Lawmakers urge census participation

In a teleconference held Tuesday, National City Mayor Alejandra Sotelo-Solis, along with 80th District Assemblywoman Lorena Gonzalez put out a call to action encouraging all residents, including non-citizens to participate in the 2020 Census count.

“The census is a national headcount done every 10 years, mandated by the constitution.

Why is it important to National City?” Sotelo-Solis asked. Gonzalez explained the count goes toward determining how many people live in an area and ensures that every district gets their fair square of federal funding.

According to Sotelo-Solis, 2020 marks the first year the questionnaire is available online in 12 languages at as well as by phone at (800) 923-8282 and through the paper questionnaire in English or Spanish.

Regional Census Campaign Manager Blanca Romero said the current COVID-19 pandemic prompted the Census Bureau to extend the original deadline from July 31 to August 15, allowing residents more time to self-respond.

“We want everyone to be counted,” Romero said.

Gonzales explained the census is about gathering numbers on how many people live in an area:

“That includes anyone. You don’t have to be a citizen, you don’t have to be a legal resident.

In fact, we need every person living in a household whether they are documented or not to be counted… it determines how much money we have coming back to National City.”

Gonzalez also said residents need to make sure friends and family are participating in the census.

“Tell them there is no way this will be used for immigration purposes but this ensures we have the most amount of money for our infrastructure and schools, and that we can continue to grow with opportunities for everybody. That’s the message we have from Sacramento. Rest assured, it is more dangerous to have people come to your door later on if you don’t fill this out,” Gonzales said.

United Way CEO Nancy Sasaki said the count is especially important for under-represented groups.

“Immigrants, refugees, children under the age of five, the LGBTQ community, and more- there are about 15 groups that are hard to count. Specific to National City, we have nine census tracts with about 44,000 people that are considered hard to count,” Sasaki said.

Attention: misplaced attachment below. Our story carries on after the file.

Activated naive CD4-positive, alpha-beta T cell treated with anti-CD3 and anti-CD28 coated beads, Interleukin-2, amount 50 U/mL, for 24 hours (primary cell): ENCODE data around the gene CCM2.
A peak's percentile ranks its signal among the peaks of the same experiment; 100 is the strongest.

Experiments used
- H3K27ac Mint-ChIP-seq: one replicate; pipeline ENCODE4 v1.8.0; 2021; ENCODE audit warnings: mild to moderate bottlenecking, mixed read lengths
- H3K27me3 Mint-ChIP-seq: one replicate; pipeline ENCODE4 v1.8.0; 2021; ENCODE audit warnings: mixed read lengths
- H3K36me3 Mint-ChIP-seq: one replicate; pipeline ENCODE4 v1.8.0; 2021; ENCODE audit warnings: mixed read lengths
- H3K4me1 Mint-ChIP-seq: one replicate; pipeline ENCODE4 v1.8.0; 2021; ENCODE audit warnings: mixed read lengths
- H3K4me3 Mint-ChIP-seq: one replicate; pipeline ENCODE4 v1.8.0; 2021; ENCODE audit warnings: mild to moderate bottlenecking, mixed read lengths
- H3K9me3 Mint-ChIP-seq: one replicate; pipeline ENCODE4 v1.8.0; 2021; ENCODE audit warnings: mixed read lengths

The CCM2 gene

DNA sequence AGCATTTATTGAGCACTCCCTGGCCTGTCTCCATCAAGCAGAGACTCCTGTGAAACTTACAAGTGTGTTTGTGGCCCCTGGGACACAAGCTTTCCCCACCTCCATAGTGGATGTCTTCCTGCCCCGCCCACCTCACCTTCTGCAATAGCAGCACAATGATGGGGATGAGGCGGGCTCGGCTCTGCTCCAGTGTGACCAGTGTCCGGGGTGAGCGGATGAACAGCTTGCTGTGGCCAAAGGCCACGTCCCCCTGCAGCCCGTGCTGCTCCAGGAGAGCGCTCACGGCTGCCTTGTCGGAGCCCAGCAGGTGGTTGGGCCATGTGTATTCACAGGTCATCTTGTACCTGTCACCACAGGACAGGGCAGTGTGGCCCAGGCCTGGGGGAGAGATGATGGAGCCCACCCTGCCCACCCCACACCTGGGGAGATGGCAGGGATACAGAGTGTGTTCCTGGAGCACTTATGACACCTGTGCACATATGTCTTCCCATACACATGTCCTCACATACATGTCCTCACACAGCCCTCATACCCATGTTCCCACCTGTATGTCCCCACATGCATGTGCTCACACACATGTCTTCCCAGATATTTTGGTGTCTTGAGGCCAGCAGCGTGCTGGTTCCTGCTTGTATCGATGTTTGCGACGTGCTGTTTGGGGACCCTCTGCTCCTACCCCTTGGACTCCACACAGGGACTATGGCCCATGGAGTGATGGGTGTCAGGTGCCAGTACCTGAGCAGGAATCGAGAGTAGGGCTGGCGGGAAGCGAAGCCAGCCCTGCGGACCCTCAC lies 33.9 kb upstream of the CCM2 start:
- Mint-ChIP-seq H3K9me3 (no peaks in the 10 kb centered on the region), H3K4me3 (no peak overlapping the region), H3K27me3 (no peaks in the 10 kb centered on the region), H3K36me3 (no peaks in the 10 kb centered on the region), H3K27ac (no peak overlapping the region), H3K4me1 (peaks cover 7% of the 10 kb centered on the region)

According to the census bureau, a tract usually includes between 1,200 and 8,000 residents.

Sasaki said those numbers can affect healthcare funding, public transportation dollars, and budgeting for street repair.

According to the countmein2020 website, census data is used to distribute over $1.5 trillion annually, nationwide.

National City Chamber of Commerce CEO Jacqueline Reynoso said businesses rely heavily on the demographic information that is submitted with the census.

“That is a really important point because no other federal office reproduces this demographic information,” Reynoso said.

The business leader offered a recent Amazon headquarters addition as an example where census numbers were used to determine local concentration of available workers and typical level of education in an area.

“It can affect what you see on the shelves at Target, what home developers use, small business loans, medicare funding— there’s over $800 billion in business dollars allocated based on the federal census,” Reynoso said.

Reynoso said the Chamber is encouraging local businesses to share in spreading the word to residents that census numbers are currently being gathered.

In a follow-up phone call, Sotelo-Solis said a planned Census kickoff event originally scheduled for March 29 prior to the COVID-19 outbreak would have seen local elected officials and other guests provide information to the community emphasizing the importance of reaching marginalized groups.

“National City as a whole is considered hard to count, plus we know elders and young people under the age of five are hard to count, so it is like we have marginalized groups within an already tough to reach community. Originally, we had planned for a community-style kickoff event at the library with cake, like a celebration with a theme of challenging the community to participate in the census. With COVID, that event had to be canceled,” Sotelo-Solis said.

The mayor said future outreach initiatives are being planned that include reaching out to students through local principals and social media outreach campaigns.

“Open businesses can put signs at every door and counter, there are also digital pieces that can be downloaded from the Chamber of Commerce website which businesses can add to their websites and social media pages,” Reynoso said.

Sotelo-Solis wrapped up the teleconference by encouraging members of the public to email a photo or tag #nationalcitycounts and #nationalcitycuenta on social media as a fun way to show they completed their census questionnaire.

“National City counts. We want you to take on this challenge, from April 1 to April 30. Show us you submitted the census, let us know you completed it. You can even do it in pajamas,” Sotelo-Solis said.